We Don’t Need Statues To Learn About History. That’s What ‘Night At The Museum’ Is For.

As Confederate statues and statues of colonizers are torn down around the country, many are reaffirming that we don’t need statues to learn about our country’s history. We especially don’t need statues whose plaques glorify the likes of Robert E. Lee. And that’s because the movie Night at the Museum, where museum exhibits come alive at night, teaches us pretty much everything we need to know about history.


After all, the whole plot of the movie revolves around Larry Daley (Ben Stiller) learning about history so that he can better deal with the museum exhibits that are coming alive at night.


Is the movie Night at the Museum as Eurocentric as the confederate statues? Sure. Is the movie’s portrayal of a Sacagawea pretty divorced from her real life as an enslaved teenager despite the fact that one of the human characters in this movie is writing her dissertation on Sacagawea? Yes. Is the fact that these exhibits are brought to life by the tablet of a fictional Pharaoh kind of racist in and of itself? A little bit. But in a way, isn’t that sort of the biggest lesson this movie can teach us about our country’s history?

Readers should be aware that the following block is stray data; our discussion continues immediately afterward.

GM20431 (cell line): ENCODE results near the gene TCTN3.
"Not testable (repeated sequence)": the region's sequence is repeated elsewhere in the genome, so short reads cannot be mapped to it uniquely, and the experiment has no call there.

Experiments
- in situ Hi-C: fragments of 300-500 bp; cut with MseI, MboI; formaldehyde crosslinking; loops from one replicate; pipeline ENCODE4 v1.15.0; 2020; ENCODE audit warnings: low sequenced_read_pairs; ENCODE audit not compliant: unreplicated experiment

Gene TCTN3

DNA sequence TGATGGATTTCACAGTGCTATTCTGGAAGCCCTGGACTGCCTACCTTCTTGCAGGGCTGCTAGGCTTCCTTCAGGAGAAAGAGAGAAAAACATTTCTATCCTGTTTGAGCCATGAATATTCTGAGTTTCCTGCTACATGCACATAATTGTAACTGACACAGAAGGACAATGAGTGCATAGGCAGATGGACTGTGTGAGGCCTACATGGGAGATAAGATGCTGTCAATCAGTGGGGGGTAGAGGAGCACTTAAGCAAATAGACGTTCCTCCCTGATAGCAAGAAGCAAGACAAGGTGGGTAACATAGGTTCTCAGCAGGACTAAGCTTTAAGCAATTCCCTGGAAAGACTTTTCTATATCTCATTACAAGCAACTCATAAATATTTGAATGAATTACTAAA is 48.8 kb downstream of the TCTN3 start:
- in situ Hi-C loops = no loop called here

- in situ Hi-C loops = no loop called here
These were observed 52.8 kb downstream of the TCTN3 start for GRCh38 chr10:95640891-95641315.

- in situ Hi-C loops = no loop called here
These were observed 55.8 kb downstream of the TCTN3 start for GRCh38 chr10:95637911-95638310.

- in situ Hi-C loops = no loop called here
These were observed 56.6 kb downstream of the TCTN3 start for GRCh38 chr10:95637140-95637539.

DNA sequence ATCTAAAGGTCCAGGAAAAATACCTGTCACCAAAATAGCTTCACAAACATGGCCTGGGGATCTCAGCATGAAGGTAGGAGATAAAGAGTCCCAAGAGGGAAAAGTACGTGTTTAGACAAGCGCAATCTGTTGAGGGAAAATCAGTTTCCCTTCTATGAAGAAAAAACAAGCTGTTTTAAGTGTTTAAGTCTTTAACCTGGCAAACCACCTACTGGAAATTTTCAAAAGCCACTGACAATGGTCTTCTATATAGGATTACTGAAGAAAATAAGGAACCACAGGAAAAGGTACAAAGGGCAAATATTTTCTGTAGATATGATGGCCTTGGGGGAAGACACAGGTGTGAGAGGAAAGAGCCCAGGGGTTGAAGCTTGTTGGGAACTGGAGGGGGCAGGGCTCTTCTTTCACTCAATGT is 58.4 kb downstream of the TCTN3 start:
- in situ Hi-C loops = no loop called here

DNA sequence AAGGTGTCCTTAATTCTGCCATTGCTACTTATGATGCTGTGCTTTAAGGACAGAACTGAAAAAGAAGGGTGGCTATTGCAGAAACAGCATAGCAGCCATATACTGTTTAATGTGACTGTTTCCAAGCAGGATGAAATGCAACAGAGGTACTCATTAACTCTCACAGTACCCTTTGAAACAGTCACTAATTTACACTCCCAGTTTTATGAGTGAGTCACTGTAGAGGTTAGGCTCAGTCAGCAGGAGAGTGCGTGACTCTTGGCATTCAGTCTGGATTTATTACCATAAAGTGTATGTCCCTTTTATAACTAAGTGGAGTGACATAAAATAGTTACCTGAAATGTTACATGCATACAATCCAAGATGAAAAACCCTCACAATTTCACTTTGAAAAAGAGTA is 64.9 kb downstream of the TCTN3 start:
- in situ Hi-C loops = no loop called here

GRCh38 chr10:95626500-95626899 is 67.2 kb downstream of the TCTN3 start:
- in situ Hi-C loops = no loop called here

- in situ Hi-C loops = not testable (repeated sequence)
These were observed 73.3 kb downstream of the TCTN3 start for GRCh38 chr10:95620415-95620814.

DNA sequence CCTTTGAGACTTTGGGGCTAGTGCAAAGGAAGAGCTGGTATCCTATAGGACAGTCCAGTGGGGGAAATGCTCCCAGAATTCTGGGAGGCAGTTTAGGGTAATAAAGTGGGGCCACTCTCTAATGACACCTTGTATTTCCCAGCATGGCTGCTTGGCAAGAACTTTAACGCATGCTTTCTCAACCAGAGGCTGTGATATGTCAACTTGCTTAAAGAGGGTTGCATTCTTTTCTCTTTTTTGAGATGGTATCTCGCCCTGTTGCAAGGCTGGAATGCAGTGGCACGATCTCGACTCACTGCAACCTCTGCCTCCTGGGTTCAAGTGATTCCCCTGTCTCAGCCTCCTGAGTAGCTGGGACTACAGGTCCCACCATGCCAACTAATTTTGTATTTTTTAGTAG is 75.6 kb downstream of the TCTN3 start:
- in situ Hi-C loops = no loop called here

Plus when the T-Rex skeleton chases Ben Stiller it’s so funny.



No, we don’t a statue of an old white dude who committed genocide in order to understand our history. We need a movie where a life size model of a whale burps in someone’s face.


Remember the part where the old man says, “he looks like a weird-y” about Ben Stiller? Lol!


In short, we don’t need statues to learn about history. We just need to keep recycling the other distorted and incomplete representations of Western History, by watching Night at the Museum.